Then time seemed to catch up suddenly and things began moving very very quickly. Too quickly to understand what was happening. They had ordered a head CT. Somewhere in the back of my mind I knew this was to see if the cancer had metastasized to his brain. But I couldn’t make a coherent thought to come to terms with this realization.
He was put back in the wheelchair and rushed down the back hallway to the service elevator. I had to run down the hall to keep up with the nurse pushing him as the doctor screamed orders behind me. We exited the service elevator and weaved through the back hallways finding ourselves in a small private room off the main infusion floor. His nurse quickly came in and began trying to start an IV. There was standing room only in the tiny room and there was some sort of complication with the IV. There were nervous jokes and concerned looks hidden behind thin smiles. No sooner did she get the IV started when we were told CT was ready and back into the wheelchair he went. I ran to keep up with them again. Back through the hallways, back up the service elevator, into yet another back hallway. He was whisked around a corner and I was told to sit on a bench in the hallway.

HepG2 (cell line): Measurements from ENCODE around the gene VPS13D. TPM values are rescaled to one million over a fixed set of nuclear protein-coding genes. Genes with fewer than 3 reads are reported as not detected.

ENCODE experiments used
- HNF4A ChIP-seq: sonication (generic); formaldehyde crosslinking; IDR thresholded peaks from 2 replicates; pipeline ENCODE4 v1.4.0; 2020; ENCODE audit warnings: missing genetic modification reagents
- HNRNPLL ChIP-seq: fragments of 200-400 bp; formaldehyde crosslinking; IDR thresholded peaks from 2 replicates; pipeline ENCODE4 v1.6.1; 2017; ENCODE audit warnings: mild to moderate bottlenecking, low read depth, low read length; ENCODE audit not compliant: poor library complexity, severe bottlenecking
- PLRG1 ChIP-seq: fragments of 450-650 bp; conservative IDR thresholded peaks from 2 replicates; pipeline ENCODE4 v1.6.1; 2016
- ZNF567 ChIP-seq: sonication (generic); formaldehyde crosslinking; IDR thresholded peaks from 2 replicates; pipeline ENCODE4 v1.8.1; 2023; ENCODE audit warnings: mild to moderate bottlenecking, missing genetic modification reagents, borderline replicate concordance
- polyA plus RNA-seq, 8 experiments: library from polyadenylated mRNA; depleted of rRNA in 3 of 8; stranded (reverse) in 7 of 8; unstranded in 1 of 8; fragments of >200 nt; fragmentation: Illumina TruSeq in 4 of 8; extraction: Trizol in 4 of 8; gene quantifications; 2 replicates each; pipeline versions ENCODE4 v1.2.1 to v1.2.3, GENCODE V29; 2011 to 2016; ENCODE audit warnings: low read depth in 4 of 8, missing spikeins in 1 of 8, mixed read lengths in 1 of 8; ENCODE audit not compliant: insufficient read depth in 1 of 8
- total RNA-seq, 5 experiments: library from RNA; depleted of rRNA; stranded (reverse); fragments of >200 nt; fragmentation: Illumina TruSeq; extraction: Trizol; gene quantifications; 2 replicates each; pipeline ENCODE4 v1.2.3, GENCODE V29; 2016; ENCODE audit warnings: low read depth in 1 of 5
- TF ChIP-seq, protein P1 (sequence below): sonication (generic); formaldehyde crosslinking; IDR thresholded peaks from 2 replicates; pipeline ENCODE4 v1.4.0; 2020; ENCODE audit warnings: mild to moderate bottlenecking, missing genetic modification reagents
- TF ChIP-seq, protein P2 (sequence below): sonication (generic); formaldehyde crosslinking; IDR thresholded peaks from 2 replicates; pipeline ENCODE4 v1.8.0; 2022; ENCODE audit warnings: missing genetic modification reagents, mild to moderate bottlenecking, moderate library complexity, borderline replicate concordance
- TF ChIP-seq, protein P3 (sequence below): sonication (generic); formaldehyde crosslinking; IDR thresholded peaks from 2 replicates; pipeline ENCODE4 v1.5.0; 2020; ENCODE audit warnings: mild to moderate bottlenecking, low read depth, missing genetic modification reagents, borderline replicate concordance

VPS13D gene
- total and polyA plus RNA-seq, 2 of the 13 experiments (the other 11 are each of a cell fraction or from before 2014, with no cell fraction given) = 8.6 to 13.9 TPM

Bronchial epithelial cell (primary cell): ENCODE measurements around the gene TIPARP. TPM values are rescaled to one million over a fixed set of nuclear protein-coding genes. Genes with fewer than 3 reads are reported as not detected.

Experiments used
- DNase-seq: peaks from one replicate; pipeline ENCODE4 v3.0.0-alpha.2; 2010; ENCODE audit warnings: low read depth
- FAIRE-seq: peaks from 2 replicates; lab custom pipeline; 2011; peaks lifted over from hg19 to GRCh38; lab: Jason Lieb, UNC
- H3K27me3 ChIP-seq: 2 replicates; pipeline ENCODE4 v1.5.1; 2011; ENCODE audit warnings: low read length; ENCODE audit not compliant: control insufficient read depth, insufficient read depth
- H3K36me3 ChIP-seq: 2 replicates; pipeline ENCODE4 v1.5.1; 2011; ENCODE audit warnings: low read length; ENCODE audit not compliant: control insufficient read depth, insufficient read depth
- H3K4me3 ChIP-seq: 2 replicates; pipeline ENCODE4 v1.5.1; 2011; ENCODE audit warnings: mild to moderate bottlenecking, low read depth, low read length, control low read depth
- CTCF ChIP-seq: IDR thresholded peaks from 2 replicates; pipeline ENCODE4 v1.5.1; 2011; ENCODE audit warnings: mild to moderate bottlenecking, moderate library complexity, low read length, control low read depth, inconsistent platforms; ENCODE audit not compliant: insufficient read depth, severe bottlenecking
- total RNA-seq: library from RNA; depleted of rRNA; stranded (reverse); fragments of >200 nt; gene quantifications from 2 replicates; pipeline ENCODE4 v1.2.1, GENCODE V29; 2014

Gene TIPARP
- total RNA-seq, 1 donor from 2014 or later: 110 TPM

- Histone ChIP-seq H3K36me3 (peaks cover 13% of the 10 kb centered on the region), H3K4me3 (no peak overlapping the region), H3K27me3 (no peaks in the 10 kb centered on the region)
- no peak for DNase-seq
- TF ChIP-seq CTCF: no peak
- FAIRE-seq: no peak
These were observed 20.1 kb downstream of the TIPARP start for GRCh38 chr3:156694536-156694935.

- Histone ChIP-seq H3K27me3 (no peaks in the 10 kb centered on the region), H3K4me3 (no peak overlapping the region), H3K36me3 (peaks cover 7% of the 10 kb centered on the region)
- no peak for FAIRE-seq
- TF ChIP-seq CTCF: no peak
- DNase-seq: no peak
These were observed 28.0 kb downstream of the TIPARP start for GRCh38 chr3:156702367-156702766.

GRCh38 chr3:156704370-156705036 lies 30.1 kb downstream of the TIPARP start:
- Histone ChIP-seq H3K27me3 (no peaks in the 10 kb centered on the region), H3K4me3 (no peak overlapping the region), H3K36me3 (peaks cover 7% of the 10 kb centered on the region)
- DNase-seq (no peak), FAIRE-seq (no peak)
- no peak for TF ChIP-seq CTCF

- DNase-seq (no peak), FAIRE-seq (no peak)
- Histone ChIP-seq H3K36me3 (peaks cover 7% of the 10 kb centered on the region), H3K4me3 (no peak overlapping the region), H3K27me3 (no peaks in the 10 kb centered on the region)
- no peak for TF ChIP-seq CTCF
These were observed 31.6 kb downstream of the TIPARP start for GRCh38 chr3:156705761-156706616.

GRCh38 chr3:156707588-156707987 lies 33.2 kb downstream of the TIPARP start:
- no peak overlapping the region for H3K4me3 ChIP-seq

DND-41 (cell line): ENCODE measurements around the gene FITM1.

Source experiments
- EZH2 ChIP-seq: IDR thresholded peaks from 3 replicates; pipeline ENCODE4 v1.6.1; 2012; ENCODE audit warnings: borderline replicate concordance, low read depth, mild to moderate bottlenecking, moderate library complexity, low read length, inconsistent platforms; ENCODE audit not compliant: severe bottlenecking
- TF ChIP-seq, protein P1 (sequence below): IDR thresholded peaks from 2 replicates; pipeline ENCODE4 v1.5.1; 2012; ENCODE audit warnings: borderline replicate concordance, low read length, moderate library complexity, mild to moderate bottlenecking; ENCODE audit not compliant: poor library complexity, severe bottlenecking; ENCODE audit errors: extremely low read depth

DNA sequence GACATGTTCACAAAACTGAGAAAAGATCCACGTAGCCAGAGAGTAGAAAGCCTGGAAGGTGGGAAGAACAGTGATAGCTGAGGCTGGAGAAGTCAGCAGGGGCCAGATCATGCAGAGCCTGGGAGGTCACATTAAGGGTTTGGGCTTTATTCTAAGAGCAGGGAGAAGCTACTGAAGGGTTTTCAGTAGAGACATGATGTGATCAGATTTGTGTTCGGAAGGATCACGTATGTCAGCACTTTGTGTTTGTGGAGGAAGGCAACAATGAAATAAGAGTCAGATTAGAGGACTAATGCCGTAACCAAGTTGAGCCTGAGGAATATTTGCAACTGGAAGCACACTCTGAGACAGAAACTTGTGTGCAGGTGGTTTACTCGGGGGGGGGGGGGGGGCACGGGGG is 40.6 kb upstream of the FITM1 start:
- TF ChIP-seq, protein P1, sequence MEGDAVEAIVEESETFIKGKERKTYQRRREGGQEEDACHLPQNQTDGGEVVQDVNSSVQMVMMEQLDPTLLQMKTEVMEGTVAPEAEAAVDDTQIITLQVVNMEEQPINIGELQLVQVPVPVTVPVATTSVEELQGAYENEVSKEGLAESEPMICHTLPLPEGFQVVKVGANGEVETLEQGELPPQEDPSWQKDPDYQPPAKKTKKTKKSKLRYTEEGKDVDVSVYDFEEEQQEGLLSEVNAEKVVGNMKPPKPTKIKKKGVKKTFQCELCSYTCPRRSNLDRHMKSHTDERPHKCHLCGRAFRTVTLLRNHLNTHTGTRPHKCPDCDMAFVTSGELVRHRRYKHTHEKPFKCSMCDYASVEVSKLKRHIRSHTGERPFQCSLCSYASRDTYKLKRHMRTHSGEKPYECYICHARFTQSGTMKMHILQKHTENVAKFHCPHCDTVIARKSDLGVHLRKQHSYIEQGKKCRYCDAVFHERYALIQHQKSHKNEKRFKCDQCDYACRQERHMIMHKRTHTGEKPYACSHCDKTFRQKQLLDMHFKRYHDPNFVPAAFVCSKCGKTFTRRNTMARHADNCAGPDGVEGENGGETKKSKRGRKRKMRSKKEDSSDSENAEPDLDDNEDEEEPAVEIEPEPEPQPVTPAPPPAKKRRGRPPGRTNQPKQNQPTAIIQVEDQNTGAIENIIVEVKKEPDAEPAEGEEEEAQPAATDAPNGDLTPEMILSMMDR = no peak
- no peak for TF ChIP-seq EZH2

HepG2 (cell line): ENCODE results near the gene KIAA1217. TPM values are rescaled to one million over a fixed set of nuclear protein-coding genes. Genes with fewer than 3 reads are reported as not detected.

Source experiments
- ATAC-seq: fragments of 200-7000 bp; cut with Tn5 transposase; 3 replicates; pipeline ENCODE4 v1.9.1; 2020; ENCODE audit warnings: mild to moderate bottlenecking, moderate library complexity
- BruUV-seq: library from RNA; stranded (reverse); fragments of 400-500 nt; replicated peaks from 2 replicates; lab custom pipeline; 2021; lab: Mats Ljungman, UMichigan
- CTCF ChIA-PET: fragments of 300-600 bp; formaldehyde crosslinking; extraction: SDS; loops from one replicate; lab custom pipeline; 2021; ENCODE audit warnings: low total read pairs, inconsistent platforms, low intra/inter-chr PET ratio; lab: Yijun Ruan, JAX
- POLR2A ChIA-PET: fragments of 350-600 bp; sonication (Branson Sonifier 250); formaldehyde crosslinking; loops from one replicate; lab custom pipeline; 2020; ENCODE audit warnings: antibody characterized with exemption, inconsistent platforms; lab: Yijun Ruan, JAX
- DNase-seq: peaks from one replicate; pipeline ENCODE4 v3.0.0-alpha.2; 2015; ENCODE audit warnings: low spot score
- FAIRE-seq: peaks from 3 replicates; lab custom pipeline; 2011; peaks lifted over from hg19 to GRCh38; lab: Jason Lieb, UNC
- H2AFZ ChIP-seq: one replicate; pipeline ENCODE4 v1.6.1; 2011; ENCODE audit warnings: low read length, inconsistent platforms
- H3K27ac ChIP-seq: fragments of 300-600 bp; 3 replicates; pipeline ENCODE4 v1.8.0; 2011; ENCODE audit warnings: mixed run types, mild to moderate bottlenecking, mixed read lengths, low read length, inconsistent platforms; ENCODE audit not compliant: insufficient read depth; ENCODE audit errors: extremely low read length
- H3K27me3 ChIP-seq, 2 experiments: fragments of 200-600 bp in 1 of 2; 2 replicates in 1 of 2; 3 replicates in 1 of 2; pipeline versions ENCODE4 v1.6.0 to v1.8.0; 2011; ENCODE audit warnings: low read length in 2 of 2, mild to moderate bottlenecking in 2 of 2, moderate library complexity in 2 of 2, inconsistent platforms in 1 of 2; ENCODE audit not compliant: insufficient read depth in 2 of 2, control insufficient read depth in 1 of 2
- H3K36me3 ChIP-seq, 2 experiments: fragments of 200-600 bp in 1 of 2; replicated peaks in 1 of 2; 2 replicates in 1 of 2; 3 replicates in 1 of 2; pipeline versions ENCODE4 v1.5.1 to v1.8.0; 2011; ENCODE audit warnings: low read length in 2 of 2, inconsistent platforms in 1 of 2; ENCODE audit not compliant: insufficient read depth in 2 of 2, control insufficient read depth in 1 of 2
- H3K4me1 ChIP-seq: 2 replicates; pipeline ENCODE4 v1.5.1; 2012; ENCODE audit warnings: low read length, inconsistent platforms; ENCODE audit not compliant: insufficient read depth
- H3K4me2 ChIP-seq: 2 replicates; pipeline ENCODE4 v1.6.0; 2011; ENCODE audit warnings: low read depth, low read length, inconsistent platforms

I felt the wave of dizziness as my xanax finally took hold. The next thing I remember we were back in the private room off the infusion suite and he was hooked up to fluids and meds and who knows what else. I believe at some point I called my boss and bowed out of a work trip I was supposed to take the following week. Then I woke up in the infusion chair next to him in the dimly lit room. There was a basket of homemade muffins on the table next to me with a card. My in-laws were standing just outside the door speaking in hushed whispers. His nurse came back in and unhooked the IV. No one was left in the building and most of the lights had been turned out. We put him back into the wheelchair and my father-in-law stood with him at the front of the cancer center while I pulled the car around.
I don’t remember the drive home or anything that transpired the rest of the night.
This was twelve weeks ago. It seems like it was yesterday. It seems like it was a lifetime ago. I had blocked it out- refused to remember. One foot in front of the other continuing to survive. And now when things are so much better, so much different. It haunts me. I am writing, I am processing. I am getting through. I am trying to reenter society. To be normal, to forget. To live.
We are okay now; I am okay. But it happened and I am forever changed. I had never come so close to losing him and I will never forget what that felt like.
We didn’t get an explanation or any answers that day. What we got was a moment in the valley.
But sometimes God puts us in the valley so we can appreciate the mountaintop. And the only way to get through it is to just keep going. I walked through the valley of the shadow of death and it shook me to my core. But we survived- are still surviving- and we came out the other side.